Browning 525 Sporter 1: you can’t help liking it
The gun snob in Becky McKenzie really did not want to like Browning's new 525 Sporter 1, but, ultimately, she could not help herself
Browning 525 Sporter 1
Price as reviewed: £1,549
What a lovely job I have: coaching lovely clients and testing (mostly) lovely guns. What more could a woman want? This time, I am looking at the new Browning 525 Sporter 1. This is the entry-level Browning, and the gun does look fairly basic. There’s no bedazzling Turkish walnut, it has a silver action and comes with a small black box rammed full of chokes. I admit that my first impression was that I was not going to like this gun. (Read more on chokes here.)
Browning 525 Sporter 1 on test
Putting the B525 S together, I noticed the hinge pin is part of the locking device. It is quite big and you hook the barrels to the action. It clunks together solidly, which is a good thing.
Browning must have sent me a new gun because the opening lever was very tight, showing no signs of previous use. On the latest B525 S, the action is fairly simple and silver, which is new. Previous versions were engraved with the Browning logo at the front of the action and ‘B525 S’ at the back. On the new gun, there are smooth lines all round.
I popped a bit of grease on certain parts of the Browning. I like to take care of ‘my guns’, even the ones on loan to me. Putting the gun into my shoulder for the first time, I thought, “It’s considerably lighter than my own gun”. Yes, everything is now compared with my gun. The total weight actually surprised me at 8lb 1oz, which was heavier than I thought, though I was using my kitchen scales. But my brain told me it felt light, and it’s going to kick like a mule.
I investigated further. The trigger-pulls were bottom barrel 4.11lb and top barrel 4.42lb, pretty even and reasonably crisp. Length of pull is 14¾in. The barrel weighed in at 1.497kg and had a matt blued finish. The gun is proofed for steel. The stock is Grade 2 Turkish walnut and plain to look at, with straight grain. Nothing wrong with that at all. Straight grain means the wood is strong, and pretty walnut doesn’t make us shoot any better, does it?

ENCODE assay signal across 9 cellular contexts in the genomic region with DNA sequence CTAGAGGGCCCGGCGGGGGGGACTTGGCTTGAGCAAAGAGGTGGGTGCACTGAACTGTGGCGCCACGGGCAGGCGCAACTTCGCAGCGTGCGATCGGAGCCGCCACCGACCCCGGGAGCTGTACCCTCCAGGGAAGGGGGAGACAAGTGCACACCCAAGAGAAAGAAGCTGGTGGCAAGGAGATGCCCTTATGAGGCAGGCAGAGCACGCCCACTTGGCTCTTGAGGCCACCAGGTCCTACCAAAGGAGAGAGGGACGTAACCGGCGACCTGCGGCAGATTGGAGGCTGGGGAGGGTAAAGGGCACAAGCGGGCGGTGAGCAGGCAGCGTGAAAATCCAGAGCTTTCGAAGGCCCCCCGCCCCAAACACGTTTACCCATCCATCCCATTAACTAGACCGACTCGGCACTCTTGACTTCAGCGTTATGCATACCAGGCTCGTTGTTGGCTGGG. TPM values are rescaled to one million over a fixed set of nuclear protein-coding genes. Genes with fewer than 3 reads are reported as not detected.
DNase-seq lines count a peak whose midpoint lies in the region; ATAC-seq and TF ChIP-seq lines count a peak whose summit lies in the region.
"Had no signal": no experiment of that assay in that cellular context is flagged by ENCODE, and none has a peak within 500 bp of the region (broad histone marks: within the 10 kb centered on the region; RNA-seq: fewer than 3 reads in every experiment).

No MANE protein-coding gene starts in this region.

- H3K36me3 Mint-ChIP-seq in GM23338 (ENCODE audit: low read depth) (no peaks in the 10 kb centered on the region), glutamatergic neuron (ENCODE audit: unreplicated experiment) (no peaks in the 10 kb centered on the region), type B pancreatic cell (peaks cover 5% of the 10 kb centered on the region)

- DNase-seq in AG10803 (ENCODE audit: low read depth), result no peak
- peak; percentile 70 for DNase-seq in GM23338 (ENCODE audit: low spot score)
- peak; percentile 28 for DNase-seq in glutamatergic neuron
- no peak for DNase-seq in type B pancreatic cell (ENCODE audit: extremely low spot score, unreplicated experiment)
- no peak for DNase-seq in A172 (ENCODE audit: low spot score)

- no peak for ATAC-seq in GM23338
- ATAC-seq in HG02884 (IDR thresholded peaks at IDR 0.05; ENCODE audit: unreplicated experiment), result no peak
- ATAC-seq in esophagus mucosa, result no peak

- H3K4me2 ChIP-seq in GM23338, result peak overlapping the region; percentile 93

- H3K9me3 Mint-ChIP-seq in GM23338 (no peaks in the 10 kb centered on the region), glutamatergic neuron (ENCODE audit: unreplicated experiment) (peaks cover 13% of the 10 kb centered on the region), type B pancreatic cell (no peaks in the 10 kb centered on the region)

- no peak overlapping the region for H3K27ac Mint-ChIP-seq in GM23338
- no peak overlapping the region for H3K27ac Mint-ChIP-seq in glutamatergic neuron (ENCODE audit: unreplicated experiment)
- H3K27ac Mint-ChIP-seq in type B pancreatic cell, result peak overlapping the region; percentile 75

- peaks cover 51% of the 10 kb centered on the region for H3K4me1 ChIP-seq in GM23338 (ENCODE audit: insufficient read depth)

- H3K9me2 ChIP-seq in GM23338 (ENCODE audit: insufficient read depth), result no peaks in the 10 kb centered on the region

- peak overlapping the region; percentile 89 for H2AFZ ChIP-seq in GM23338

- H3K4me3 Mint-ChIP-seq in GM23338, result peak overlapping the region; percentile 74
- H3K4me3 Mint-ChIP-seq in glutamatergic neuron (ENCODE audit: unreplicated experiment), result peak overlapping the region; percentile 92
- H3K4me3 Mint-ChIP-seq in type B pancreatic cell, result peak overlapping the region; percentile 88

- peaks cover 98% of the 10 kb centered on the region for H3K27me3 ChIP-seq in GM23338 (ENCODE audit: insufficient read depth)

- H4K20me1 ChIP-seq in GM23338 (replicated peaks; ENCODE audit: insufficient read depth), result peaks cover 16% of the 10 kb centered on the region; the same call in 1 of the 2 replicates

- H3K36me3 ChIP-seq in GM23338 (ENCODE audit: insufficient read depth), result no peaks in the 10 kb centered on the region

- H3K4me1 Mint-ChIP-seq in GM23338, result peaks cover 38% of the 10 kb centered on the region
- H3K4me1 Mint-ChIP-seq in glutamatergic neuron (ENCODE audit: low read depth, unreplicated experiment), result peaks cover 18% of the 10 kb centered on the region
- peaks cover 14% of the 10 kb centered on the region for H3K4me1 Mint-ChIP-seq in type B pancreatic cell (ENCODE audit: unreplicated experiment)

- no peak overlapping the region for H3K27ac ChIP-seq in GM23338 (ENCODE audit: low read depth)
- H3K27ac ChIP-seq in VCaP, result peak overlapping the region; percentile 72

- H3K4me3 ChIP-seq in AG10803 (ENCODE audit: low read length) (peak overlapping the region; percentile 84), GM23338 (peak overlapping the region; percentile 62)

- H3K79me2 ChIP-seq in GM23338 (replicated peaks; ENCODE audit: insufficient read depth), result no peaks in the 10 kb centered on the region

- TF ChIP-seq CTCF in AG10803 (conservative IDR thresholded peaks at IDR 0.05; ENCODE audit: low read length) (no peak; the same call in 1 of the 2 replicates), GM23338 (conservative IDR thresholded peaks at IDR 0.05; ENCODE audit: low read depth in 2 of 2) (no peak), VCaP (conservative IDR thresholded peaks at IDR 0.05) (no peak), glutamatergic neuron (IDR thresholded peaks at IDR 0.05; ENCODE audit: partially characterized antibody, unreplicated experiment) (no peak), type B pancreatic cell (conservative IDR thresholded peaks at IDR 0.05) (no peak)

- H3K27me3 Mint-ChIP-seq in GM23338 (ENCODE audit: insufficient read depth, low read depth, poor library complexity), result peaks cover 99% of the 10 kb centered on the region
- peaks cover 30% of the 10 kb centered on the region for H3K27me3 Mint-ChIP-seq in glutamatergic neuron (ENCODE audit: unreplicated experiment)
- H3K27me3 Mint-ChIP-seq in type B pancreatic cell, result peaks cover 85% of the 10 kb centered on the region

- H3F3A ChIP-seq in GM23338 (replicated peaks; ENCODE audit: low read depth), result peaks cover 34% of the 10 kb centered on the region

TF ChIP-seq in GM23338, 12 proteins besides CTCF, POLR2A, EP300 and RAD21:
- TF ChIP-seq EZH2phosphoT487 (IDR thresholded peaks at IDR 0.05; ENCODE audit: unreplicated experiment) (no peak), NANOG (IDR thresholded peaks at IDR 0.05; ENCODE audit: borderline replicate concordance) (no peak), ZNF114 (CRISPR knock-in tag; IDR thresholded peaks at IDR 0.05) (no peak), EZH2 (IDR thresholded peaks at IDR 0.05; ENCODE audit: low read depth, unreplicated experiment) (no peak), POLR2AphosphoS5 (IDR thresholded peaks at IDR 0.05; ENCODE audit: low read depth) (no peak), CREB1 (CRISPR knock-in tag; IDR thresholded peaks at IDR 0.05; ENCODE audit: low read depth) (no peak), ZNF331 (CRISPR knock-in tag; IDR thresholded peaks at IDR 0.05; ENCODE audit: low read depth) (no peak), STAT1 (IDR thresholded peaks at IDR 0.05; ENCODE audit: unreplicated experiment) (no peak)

The stock configuration is as follows: drop at comb 36mm; drop at heel 56mm; oil finished with a pistol-style grip. The chequering on the stock and fore-end is good, neither too soft nor too sharp, and it felt nice in my ungloved hand. The stock is adjustable, which means it could accommodate most shooters, but it fitted me reasonably well straight out of the box and I felt no need to alter it. There is also an Inflex recoil pad.
It felt light, and I was convinced I wouldn’t like it because I prefer guns with a bit more heft. I was testing two other guns on the day I was putting the Browning through its paces. One I thought I’d absolutely love, the other I felt would be OK but was very heavy, which I don’t like either. Then there was the Browning. I felt it would come in third place because I am a gun snob and was probably influenced by the bargain price of £1,549.
So, off to the first stand at Garlands Shooting Ground in Tamworth I went. Not having shot there for some time, I didn’t have a clue where everything was coming from. Right, I thought, let’s get the Browning out of the way. Gritting my teeth, popping it into my shoulder for a pre-shot waft around, I noticed the wide 10mm rib staring at me, ready to break my concentration.